During the course of 2016, I’m intending to share a series of articles on “B2B Sales Excellence in the Customer Age”, and thought it would be useful to start by offering my explanation as to exactly what this theme involves and what I’m aiming to cover.
At a very simple level, you might think of sales excellence in terms of consistently and predictably achieving or exceeding your sales targets – and of course this is a very easily accessible way of measuring sales performance.
But I believe that sales excellence involves much more than that. Sales is more – or should be more – than simply a numbers game. Achieving your sales target by getting your customers to do things that aren’t in their best interests is no recipe for lasting sales success at either the individual or organisation level.
It’s obvious: in the Customer Age, if you do wrong, if you do your customers a disservice, you will get found out. Word will spread, bad Karma will multiply, and the cost of your actions will inevitably have a far greater impact than any short-term revenue gain.
I’m going to suggest a working definition of B2B sales excellence – one that I may well refine as the year progresses: Sales excellence involves achieving your targets by profitably satisfying your customer’s needs in an ethical and responsible way that does credit to both yourself and the organisation you represent.
I’m not going to attempt to disassemble this word by word, but I believe every element is important to the whole, and the definition clearly has some important implications for sales behaviour.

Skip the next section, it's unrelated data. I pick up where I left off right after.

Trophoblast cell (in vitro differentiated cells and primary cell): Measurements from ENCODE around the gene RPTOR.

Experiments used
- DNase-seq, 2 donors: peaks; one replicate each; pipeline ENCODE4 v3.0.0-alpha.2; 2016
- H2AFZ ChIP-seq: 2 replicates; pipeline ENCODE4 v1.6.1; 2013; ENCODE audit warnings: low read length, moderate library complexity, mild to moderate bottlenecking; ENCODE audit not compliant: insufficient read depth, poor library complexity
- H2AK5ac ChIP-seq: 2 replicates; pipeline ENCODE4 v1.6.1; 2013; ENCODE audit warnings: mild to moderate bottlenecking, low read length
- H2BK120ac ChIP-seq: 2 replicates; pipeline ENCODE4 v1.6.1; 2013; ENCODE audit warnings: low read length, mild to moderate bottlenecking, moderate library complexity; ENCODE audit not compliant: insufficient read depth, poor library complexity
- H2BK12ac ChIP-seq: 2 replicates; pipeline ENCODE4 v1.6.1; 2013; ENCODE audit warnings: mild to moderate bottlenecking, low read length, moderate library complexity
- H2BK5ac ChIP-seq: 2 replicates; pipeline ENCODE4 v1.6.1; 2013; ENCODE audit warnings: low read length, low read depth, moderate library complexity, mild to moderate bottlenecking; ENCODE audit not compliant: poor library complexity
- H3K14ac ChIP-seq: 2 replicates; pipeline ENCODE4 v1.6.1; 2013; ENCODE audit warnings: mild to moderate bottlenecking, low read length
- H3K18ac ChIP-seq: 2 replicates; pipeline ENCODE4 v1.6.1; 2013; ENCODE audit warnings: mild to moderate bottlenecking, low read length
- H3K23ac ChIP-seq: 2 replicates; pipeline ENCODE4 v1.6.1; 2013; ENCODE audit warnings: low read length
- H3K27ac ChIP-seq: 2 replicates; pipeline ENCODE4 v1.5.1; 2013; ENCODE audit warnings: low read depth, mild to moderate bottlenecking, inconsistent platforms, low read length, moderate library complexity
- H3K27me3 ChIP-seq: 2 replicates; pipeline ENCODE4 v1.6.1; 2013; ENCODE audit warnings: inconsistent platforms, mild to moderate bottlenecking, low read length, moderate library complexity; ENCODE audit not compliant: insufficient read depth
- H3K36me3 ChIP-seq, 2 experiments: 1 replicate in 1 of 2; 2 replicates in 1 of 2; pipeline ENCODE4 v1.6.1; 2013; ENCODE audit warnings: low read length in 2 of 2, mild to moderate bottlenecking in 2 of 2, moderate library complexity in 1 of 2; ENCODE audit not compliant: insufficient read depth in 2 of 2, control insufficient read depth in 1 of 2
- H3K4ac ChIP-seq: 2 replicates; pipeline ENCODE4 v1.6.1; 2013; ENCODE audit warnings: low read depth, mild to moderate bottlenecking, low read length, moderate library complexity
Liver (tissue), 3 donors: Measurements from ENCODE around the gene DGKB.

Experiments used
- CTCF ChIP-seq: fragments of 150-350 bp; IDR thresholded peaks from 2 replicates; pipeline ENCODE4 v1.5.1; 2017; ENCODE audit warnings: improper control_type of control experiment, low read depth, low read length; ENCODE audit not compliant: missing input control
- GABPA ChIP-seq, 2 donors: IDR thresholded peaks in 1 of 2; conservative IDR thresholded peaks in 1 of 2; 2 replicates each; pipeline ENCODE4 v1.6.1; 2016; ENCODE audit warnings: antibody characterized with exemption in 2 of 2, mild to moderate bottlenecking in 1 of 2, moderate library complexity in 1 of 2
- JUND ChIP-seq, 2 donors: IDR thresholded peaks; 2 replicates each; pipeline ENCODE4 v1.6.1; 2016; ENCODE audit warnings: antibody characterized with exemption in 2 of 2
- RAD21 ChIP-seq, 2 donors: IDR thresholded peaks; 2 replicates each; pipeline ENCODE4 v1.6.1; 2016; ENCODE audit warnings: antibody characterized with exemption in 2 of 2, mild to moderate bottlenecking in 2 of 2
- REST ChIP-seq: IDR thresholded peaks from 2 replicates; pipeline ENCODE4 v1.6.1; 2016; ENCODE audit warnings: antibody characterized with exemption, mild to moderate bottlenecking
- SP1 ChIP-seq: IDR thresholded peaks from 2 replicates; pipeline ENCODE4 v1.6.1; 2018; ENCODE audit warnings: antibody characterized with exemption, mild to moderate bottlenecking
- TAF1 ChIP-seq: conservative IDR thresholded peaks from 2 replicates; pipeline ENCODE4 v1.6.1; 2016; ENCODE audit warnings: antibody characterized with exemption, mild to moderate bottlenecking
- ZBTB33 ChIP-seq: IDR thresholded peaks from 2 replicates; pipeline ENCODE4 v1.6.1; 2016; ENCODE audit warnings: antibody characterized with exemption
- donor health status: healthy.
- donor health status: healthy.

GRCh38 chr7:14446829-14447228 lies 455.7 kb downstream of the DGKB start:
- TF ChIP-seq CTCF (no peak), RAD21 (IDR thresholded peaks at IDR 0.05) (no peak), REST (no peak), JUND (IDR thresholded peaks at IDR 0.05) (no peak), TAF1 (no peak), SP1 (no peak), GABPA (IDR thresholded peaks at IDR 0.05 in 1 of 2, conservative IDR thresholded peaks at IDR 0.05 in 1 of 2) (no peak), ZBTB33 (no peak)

Firstly, you can’t define excellence solely through your actions or achievements: you have to also define it in terms of the impact your actions have on others. Second, doing the right thing but failing to achieve your targets cannot be regarded as excellent sales behaviour either. Both aspects have to come together if sales excellence is to be achieved.
Here’s Aristotle’s contribution to the debate: “Excellence is never an accident. It is always the result of high intention, sincere effort and intelligent execution; it represents the wise choice of many alternatives – choice, not chance, determines your destiny”.
I can relate (as I hope you can) to his belief that the achievement of, or progression towards, excellence requires that we make conscious and well-informed choices and that sales excellence is the consequence of a series of thoughtful acts and can, therefore, never be achieved by accident.
So here are a few of the practical questions I’m hoping to address as this series unfolds:
- How can we thoughtfully identify the customer issues that we are best positioned to address, and how might we most effectively distinguish between interesting, important and compelling needs?
- How can we systematically identify, engage and qualify the organisations that are most likely to turn into our most valuable customers?
- How can we better understand the decision making unit within our prospects, and determine whether our contact is a true and effective change agent capable of establishing a coalition of the willing?
- How can we qualify whether a given opportunity is a good fit for us, and how can we help our prospects make an informed decision about whether our solution is good fit for them?
- How can we truly understand how and why our prospects choose to buy, and what can we do to facilitate their buying decision process?
- How can we create a culture in which our sales people understand that it is better to walk away than to do the wrong thing by the customer?
- How can we turn our satisfied customers into enthusiastic advocates for what we could do for other organisations in a similar situation?
I hope you’ll agree that this is more than enough to be getting on with, but I’d certainly appreciate your contributions in shaping the content. Perhaps the best way to start would be by asking you to contribute your own definition of B2B sales excellence in the customer age.
How would you define B2B sales excellence in 2016? Are there any differences to your expectations of sales excellence as a consumer? And is there anything that B2B sales can learn from B2C when it comes to the pursuit of sales excellence? I’m looking forward to hearing your opinions.